Max was a troubled bear.
Sure he traveled frequently. Enjoyed the sights and the companionship of his friends. But there was more to the bear than met the eye. His bowtie said it all: the red-white-blue tricolore of France, a fond but painful reminder of a lost weekend in San Francisco, a coy Air France flight attendant named Maxine from Aix-en-Provence, with her winning smile and alluring French accent. A brief ursine interlude in the City by the Bay, then she was back in the air, never to be seen by Max again.
He missed her, but they both had known it to be just one of those quick relationships that could never be more than two star-crossed lovers passing in the star-filled night. Yet he longed for her smile, her laughter, her quick sense of humor, her soft (synthetic) fur coat.
And then came the anonymous letter, postmarked from the south of France. It told of a love-cub, the result of that wondrous weekend a few years back, who had taken off on his own to find his missing father, and then disappeared somewhere in the countryside.
So Max grabbed some friends and flew across the Atlantic to Marseille, rented a Renault and drove to Aix, and then Arles, and on toward the Dordogne.
He frequented haunts Maxine had mentioned, and discovered subtle clues along the way, clues which led him deep into the the south of France.
To medieval castles and charming villages, to riverside haunts and noisy brasseries. Until the trail of clues went dry.
And then unknown kidnappers caught him: it had all been an evil plot, a nefarious plan to take this trusting bear hostage for ransom.
Max was held incommunicado in the castle tower at St. Enemie, with little hope of truly finding his son, all the while waiting for his traveling companions to respond with the ransom money.
They, however, were preoccupied enjoying the food and wine and sights of France, and thought the ransom note merely a prank by the hotel concierge to get a bigger tip. There is a special place set aside for friends who ignore a friend in need:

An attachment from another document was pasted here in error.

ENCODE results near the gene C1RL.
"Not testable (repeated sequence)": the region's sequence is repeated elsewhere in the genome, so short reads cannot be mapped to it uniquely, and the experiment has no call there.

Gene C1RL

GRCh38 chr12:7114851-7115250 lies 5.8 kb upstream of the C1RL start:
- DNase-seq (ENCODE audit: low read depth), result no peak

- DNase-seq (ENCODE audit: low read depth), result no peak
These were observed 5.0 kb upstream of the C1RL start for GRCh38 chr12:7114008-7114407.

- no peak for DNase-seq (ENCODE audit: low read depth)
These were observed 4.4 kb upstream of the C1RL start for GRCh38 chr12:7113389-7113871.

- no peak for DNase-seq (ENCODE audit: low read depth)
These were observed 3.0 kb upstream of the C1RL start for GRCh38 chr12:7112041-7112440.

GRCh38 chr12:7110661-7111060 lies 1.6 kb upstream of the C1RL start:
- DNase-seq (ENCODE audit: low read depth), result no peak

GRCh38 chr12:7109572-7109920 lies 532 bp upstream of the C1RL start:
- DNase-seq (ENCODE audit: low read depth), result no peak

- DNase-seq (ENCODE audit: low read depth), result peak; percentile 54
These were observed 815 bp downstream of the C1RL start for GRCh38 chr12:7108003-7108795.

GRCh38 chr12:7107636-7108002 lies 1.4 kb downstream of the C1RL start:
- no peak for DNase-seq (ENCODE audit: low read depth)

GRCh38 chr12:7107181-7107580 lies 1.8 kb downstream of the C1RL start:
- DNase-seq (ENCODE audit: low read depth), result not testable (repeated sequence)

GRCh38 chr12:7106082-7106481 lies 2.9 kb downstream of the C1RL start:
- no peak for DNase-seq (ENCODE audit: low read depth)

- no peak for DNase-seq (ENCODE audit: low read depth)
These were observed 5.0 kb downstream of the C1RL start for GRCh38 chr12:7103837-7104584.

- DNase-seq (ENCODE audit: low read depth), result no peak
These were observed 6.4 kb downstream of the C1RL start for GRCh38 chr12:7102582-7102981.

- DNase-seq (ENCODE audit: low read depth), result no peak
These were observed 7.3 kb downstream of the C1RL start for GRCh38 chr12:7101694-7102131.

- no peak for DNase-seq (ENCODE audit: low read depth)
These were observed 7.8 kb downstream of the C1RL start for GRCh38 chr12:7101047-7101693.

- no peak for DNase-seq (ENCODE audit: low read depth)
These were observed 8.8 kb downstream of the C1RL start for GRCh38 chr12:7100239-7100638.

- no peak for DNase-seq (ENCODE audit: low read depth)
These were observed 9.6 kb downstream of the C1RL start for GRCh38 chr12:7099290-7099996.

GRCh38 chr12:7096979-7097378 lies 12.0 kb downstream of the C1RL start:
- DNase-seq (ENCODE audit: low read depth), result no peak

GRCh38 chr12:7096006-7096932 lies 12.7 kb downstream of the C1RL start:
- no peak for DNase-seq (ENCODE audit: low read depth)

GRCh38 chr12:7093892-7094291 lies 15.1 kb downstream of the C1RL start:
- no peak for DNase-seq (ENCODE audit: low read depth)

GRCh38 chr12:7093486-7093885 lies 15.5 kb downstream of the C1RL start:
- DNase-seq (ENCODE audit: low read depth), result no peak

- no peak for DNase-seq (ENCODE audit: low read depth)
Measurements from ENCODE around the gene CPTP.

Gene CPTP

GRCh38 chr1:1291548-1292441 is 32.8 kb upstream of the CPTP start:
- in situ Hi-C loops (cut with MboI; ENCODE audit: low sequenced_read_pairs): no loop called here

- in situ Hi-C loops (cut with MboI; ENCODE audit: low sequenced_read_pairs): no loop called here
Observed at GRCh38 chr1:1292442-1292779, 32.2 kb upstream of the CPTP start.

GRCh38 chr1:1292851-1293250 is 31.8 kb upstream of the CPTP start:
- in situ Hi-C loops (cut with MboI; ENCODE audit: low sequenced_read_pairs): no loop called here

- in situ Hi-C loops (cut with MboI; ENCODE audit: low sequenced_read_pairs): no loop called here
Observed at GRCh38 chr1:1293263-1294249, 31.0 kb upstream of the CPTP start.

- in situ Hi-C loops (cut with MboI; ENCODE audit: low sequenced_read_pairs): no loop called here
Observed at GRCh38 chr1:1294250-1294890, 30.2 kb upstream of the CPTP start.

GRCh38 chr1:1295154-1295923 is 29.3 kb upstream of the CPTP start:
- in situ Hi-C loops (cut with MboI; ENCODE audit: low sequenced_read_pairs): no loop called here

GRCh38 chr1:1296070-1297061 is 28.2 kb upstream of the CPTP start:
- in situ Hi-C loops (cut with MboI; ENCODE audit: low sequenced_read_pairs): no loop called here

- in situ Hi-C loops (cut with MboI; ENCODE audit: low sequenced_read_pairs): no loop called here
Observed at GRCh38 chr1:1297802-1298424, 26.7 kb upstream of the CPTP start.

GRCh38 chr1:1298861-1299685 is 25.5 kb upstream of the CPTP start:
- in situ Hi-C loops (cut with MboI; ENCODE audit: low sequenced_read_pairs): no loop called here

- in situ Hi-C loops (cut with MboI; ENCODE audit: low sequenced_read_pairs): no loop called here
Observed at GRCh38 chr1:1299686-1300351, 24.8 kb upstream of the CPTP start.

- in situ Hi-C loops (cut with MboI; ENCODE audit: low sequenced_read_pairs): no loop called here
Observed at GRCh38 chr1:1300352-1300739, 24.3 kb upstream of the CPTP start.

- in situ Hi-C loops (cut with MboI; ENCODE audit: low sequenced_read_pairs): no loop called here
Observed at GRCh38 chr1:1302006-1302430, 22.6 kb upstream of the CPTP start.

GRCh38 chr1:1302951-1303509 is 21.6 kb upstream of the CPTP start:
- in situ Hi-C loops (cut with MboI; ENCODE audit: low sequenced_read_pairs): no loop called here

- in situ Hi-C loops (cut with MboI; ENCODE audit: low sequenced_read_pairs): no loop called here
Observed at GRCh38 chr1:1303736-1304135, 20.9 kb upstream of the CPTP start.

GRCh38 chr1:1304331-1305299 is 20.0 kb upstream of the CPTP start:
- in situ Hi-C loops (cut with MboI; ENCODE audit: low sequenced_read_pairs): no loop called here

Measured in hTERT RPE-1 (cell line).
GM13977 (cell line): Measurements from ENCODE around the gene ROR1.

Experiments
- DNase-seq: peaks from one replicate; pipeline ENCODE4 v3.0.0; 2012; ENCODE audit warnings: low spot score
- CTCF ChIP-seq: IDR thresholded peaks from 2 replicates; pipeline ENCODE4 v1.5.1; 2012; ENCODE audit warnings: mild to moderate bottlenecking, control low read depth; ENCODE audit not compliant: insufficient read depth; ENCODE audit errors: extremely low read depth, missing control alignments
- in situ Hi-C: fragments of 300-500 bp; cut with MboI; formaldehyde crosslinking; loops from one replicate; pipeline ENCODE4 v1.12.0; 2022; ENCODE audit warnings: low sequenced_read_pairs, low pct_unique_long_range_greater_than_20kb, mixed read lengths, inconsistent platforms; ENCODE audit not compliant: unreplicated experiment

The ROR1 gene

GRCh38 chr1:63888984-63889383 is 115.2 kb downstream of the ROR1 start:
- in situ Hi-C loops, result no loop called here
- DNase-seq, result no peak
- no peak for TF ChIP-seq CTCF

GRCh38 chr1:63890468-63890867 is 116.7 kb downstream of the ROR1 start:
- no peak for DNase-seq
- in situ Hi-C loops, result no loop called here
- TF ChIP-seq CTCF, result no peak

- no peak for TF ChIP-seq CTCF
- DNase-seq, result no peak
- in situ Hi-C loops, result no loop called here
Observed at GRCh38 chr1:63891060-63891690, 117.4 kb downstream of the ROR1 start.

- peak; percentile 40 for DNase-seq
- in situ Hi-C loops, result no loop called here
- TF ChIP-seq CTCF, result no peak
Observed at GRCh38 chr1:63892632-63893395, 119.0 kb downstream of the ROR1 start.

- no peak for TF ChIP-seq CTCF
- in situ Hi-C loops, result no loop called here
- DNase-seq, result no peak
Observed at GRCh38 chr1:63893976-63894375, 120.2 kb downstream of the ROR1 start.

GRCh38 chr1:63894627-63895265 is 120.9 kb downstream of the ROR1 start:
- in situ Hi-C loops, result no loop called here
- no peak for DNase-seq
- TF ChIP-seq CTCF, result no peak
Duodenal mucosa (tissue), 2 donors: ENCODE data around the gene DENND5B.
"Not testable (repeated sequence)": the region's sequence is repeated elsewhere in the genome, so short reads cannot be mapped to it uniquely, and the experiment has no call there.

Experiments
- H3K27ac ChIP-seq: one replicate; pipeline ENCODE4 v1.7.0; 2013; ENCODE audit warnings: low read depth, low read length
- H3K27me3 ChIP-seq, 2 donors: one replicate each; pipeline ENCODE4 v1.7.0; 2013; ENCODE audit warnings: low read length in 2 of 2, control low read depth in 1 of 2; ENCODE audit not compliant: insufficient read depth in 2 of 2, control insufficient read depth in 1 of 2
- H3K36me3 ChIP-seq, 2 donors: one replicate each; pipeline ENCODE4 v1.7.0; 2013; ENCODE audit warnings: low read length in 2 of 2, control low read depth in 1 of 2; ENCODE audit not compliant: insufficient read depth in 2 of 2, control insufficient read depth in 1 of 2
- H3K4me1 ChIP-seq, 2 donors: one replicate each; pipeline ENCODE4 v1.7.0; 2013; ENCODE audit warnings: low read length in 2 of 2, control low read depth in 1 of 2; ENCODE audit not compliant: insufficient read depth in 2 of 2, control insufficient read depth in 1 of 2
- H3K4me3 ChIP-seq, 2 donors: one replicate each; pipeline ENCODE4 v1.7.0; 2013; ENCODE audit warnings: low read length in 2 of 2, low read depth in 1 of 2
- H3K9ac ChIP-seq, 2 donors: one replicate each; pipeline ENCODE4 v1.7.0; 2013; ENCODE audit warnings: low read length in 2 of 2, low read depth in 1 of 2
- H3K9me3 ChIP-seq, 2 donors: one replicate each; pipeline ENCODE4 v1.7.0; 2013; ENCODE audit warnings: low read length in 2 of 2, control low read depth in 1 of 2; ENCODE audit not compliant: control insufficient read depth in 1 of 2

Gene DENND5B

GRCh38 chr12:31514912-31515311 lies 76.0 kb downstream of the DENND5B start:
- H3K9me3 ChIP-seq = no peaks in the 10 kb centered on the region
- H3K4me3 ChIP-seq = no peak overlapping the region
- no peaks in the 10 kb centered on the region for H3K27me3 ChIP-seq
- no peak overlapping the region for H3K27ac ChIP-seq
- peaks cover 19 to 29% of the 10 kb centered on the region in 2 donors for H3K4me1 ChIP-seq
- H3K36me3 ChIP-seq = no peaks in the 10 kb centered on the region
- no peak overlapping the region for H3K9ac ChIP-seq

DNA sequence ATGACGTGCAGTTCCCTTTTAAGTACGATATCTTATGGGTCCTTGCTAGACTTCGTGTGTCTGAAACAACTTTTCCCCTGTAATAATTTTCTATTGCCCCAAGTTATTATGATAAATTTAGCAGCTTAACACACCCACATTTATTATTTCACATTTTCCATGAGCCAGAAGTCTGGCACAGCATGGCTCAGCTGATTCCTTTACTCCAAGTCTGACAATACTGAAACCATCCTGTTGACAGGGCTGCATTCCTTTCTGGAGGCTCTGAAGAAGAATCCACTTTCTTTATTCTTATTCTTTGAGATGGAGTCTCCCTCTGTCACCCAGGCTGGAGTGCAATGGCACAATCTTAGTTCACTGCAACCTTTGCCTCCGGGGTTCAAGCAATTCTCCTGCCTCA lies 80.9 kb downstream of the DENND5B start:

But Max, as enterprising a bear as ever graced the woods, managed his own escape from his bonds, climbed out onto the precipitous battlements, and let himself plummet to the tiled ground below. Yes, it hurt, but this bear knew to play dead.
Until some kind soul came along to cover his eyes, and CSI St. Enemie wrote him off for dead.
Once alone, Max made good his escape, first resting up a bit in Brantome, with a nice bar of French chocolate to give him strength to continue his quest.
For he knew, having endured his captors cruel taunts, that the story of his missing son was true. And Max was intent to turn France upside down to find his cub.
He scoured the villages of the Dordogne, the gardens of the Perigord, the streets of Limoges…
and then, at a country flea market in Vouvray on the banks of the Loire…wonder of wonders…there sat little Maxim at a folding table, hoping against hope to someday see his father, while busily trying to sell some rather dubious but very French second-hand household items.
It was a joyous reunion. Max saw in this little bear the sparkle in the eye, the outrageous Gallic bear nose, and the spotted coat of his lost paramour, Maxine. And Maxim recognized his father from photos his mother has shown him so many times before. Father and son embraced in delight, and drove on to Paris to celebrate, at long last, their reunion.
At the end of the stay there was a bittersweet parting. Max knew he must return to his native California where he spent his workdays showing off for tourists in Yosemite Park.
But he and his son both knew they would always have Paris.
And Maxim held in his heart the unspoken conviction that, someday, he might bring his parents back together for a teddy bear picnic in the Southern French woods.
Maybe you might join them?
Copyright 2014 Patrick W. O’Bryon